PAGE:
“What position is she in?” I asked the sonographer during one final ultrasound.
“She’s head down.”
“But which way is she facing?” I asked. After all my reading, I wondered if Brayden was face-up (backwards) in labor, but there was no way of knowing.
“She’s posterior, so her face is up towards your belly,” said the sonographer.
“Oh boy . . . ” I said.
My obstetrician tried to encourage me. “Oh, there’s still time for her to turn! And even if she doesn’t, most babies rotate in labor.”
I was not encouraged. I’d been noticing her arms and legs sliding across my front for awhile, and it didn’t seem like she was going anywhere.
I’d read when a baby is correctly positioned (face-down/anterior), contractions push the pointy back of the baby’s head down into her mother’s cervix, helping it dilate. When a baby is face-up/posterior, the pointy back of the baby’s head is pushed down into her mother’s back, causing “back labor” and slowed dilation.
I really wanted a straightforward labor, so I tried to discourage her posterior position. I sat awkwardly straight in the car, and with a pillow behind my back on the couch. I anchored myself in bed with pillows so I wouldn’t sleep on my back to discourage her further. But as far as I could tell, nothing changed, and I was the one feeling discouraged.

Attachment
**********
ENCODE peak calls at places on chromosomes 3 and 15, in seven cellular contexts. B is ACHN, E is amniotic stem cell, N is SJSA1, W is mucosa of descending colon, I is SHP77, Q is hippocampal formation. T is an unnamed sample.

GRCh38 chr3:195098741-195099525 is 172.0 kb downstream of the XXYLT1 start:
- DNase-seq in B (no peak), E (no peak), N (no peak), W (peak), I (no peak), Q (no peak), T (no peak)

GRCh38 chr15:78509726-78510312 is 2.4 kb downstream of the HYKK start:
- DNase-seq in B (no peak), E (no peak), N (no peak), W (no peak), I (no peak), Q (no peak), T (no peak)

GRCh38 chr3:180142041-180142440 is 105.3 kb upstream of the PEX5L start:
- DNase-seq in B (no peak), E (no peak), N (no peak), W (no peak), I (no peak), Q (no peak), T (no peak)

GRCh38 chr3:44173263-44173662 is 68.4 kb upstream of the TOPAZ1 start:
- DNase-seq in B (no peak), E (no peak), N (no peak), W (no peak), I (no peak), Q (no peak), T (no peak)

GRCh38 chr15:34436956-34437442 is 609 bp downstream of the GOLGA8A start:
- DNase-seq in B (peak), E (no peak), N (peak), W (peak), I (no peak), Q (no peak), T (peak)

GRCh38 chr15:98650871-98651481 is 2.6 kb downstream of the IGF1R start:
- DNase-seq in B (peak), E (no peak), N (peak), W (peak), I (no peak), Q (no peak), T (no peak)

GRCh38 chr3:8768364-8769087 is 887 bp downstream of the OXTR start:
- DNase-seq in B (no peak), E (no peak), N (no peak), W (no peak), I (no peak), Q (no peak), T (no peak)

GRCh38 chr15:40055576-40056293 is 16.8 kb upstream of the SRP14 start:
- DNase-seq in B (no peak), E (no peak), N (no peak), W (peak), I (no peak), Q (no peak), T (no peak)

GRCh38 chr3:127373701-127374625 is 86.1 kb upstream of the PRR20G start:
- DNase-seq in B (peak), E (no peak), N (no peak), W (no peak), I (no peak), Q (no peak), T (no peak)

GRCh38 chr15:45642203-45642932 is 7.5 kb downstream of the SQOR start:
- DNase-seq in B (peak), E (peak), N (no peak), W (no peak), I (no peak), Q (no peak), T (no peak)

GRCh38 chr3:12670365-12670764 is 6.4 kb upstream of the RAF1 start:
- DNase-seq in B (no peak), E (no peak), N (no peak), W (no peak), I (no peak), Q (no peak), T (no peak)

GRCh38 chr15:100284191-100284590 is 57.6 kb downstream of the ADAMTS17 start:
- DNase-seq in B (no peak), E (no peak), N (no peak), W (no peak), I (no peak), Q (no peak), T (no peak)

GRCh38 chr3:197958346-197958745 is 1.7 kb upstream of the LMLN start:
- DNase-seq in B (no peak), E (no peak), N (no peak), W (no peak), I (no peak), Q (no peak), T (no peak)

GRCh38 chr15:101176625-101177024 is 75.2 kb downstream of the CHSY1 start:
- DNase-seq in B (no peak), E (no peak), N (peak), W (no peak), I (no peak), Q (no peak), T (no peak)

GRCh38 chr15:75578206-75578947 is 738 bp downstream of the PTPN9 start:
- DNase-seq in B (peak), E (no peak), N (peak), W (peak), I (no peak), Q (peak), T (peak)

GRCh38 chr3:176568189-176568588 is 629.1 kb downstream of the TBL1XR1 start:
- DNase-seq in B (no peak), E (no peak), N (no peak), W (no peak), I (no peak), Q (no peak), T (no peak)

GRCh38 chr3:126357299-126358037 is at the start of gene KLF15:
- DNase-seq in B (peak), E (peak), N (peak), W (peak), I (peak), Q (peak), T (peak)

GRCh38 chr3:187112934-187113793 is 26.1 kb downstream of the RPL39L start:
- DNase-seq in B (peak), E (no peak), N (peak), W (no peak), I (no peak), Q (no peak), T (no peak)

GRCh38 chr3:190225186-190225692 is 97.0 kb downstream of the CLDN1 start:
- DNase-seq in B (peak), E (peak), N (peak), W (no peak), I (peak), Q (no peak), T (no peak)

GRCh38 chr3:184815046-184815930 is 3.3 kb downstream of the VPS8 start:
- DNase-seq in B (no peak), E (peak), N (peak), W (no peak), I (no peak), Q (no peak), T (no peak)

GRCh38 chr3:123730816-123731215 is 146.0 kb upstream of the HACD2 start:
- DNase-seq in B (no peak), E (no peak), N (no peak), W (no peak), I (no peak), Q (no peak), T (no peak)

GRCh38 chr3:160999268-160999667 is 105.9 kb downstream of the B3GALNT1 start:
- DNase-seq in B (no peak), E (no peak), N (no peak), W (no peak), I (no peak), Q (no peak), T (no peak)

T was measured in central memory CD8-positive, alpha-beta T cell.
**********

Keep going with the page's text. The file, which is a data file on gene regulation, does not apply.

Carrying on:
During my Bible reading one morning, I felt convicted. I cared too much. Even though I was grateful for help with my first labor, I was really hoping I wouldn’t need help this time. I still felt like I had something to prove. But I realized whether I had help or not, God was really the One bringing Lily into the world (Ps. 71:6). I prayed for forgiveness and committed to letting it go.
Two weeks before my due date, David and Brayden and I went out for supper, and then shopping for stress balls (David was remembering how tightly I squeezed his hand during my first labor).
“I don’t think these are strong enough,” David said, inspecting some. “I think they would explode under the pressure.” We went home, and just as I was falling asleep, I felt my first painful contraction.
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